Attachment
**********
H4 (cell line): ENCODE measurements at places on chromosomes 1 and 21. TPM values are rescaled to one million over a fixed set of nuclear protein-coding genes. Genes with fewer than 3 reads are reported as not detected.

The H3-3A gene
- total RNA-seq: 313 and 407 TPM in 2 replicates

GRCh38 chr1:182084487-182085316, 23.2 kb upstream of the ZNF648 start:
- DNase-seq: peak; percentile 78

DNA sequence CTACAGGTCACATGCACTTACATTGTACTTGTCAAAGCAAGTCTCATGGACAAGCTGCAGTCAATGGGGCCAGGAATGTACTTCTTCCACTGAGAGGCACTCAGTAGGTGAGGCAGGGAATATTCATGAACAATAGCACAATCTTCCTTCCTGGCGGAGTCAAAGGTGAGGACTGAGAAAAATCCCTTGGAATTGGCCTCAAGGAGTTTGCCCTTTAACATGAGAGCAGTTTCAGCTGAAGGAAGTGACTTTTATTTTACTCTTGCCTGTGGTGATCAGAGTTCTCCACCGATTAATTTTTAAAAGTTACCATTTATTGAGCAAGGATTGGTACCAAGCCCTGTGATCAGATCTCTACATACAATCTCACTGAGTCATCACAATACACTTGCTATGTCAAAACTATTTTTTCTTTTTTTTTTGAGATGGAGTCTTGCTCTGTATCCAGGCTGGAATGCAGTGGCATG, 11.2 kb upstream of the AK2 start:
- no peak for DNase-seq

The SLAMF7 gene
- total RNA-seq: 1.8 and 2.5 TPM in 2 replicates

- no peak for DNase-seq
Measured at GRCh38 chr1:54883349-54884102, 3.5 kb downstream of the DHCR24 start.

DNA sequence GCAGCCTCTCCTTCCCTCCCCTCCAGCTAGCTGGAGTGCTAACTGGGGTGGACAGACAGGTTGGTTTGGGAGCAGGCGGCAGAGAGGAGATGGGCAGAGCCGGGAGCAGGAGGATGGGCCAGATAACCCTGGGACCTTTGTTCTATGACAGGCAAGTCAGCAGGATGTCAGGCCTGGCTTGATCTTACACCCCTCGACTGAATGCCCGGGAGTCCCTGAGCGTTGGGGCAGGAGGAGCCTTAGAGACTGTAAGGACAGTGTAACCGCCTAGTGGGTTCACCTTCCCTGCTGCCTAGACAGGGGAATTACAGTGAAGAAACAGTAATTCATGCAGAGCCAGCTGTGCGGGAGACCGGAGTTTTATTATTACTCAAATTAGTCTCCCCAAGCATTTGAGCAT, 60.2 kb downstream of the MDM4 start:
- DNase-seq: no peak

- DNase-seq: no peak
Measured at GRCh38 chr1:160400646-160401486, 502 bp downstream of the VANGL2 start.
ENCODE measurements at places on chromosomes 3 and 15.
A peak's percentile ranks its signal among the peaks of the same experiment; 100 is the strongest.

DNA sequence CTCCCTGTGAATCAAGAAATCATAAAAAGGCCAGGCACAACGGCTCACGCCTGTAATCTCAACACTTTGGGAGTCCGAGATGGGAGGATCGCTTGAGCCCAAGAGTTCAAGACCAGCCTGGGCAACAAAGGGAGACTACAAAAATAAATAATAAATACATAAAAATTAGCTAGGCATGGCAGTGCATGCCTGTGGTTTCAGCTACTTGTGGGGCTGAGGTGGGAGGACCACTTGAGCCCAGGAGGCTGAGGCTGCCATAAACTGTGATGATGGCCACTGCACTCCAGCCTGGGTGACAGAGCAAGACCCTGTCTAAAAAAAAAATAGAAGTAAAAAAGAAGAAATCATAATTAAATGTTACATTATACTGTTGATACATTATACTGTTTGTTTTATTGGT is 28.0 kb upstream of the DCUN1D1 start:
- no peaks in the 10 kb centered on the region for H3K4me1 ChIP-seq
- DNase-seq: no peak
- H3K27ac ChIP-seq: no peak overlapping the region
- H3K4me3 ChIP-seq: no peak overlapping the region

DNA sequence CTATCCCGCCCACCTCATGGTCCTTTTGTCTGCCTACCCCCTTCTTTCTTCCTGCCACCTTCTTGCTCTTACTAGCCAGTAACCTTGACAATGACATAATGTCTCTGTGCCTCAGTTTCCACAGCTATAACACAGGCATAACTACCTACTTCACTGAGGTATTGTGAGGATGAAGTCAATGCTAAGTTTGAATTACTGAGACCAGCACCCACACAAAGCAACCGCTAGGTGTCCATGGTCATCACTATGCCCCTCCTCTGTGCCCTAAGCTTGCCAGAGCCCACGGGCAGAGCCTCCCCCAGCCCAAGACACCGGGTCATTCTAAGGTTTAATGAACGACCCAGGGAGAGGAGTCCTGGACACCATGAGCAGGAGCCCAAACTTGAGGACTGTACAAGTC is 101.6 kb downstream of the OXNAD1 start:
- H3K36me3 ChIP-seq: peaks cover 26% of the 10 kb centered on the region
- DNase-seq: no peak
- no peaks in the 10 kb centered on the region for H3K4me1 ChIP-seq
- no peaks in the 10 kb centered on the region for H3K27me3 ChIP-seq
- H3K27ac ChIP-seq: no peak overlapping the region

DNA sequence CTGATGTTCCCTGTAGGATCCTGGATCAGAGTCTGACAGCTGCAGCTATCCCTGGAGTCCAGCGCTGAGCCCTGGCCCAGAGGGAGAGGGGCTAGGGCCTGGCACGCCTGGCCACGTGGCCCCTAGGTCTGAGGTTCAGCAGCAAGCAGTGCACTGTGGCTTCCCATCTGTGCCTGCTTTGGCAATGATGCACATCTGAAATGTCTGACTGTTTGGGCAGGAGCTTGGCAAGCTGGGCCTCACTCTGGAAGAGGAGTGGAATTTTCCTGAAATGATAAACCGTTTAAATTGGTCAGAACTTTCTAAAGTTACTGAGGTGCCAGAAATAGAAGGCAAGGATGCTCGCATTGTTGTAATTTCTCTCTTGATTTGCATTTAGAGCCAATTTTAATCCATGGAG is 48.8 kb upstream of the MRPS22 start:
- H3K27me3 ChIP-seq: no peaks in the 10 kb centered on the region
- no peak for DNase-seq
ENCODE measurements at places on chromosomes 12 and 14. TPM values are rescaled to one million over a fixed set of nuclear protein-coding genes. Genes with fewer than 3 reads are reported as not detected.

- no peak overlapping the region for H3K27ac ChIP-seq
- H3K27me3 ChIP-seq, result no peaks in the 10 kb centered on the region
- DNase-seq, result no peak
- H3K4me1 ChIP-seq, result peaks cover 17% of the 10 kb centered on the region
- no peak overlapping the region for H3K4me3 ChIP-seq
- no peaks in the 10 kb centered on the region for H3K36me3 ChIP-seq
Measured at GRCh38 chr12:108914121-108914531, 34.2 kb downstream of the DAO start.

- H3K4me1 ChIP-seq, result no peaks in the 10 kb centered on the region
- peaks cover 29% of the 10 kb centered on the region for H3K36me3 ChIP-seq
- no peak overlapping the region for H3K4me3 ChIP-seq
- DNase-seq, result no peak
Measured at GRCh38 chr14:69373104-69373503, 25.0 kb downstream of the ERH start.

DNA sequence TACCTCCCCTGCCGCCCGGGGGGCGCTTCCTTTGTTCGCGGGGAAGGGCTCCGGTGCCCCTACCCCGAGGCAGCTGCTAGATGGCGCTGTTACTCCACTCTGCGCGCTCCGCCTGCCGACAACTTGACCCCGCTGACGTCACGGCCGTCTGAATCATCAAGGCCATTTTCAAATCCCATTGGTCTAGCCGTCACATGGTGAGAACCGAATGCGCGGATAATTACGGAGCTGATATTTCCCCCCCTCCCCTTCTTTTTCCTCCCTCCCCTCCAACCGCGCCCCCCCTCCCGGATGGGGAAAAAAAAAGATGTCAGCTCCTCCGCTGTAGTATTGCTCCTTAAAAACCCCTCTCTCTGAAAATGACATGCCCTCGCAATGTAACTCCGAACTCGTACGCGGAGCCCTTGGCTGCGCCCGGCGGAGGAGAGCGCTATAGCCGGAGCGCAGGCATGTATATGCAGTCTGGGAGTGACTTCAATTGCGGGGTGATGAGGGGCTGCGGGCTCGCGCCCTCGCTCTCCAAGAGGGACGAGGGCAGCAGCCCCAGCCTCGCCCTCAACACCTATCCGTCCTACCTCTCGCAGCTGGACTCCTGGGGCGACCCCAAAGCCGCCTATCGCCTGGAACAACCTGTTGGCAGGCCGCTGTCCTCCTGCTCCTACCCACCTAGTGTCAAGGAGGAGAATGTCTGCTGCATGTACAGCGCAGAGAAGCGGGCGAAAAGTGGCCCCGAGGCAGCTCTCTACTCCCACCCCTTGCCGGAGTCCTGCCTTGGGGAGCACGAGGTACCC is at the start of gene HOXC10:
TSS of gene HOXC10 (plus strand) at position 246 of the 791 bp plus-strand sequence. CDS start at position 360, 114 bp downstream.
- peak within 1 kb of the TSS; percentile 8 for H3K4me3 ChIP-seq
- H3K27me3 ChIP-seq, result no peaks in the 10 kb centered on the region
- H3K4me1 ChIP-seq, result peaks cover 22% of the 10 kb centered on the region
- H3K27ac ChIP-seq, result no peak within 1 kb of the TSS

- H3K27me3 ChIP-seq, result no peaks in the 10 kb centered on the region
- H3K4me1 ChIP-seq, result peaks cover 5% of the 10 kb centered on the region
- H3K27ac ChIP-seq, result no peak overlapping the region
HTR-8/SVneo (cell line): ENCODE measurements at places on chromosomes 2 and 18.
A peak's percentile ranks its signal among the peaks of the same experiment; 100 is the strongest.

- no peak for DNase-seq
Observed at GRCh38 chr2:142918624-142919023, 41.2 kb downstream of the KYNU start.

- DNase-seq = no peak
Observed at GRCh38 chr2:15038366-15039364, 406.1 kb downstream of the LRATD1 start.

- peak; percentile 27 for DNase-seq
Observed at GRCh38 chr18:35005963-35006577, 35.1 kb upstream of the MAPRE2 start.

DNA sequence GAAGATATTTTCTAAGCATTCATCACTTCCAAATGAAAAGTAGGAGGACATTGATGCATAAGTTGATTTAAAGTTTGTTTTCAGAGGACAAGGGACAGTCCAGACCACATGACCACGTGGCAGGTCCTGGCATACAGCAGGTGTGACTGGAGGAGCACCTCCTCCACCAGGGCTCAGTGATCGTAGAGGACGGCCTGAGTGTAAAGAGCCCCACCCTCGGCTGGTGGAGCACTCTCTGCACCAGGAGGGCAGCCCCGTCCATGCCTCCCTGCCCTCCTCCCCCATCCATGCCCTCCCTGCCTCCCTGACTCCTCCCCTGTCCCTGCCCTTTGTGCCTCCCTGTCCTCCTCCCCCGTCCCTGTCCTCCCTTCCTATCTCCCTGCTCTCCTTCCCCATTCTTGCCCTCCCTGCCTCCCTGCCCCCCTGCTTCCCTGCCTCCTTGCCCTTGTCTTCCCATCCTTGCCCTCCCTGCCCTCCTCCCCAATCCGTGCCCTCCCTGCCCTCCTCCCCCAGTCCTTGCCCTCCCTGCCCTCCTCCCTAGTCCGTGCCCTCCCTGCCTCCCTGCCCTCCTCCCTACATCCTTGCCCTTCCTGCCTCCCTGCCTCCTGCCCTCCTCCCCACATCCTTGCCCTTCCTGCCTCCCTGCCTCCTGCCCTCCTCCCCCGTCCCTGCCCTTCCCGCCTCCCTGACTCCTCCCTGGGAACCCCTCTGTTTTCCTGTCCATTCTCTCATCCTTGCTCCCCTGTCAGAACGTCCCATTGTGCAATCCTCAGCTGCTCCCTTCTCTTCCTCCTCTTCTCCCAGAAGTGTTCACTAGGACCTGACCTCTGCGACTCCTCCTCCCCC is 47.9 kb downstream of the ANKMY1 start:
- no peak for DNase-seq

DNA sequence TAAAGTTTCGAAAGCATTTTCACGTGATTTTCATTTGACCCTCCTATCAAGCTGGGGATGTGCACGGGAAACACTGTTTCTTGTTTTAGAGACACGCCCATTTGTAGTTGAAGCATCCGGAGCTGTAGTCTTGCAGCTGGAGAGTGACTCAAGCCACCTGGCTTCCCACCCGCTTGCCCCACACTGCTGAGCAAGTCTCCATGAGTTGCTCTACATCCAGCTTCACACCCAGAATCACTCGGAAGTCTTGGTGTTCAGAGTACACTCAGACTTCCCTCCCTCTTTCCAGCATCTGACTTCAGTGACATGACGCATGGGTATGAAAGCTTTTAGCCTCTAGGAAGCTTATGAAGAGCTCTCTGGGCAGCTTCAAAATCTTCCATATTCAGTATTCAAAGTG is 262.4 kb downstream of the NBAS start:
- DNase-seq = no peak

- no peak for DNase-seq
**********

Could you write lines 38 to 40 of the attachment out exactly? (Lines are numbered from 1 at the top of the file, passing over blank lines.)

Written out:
- no peaks in the 10 kb centered on the region for H3K36me3 ChIP-seq
Measured at GRCh38 chr12:108914121-108914531, 34.2 kb downstream of the DAO start.

- H3K4me1 ChIP-seq, result no peaks in the 10 kb centered on the region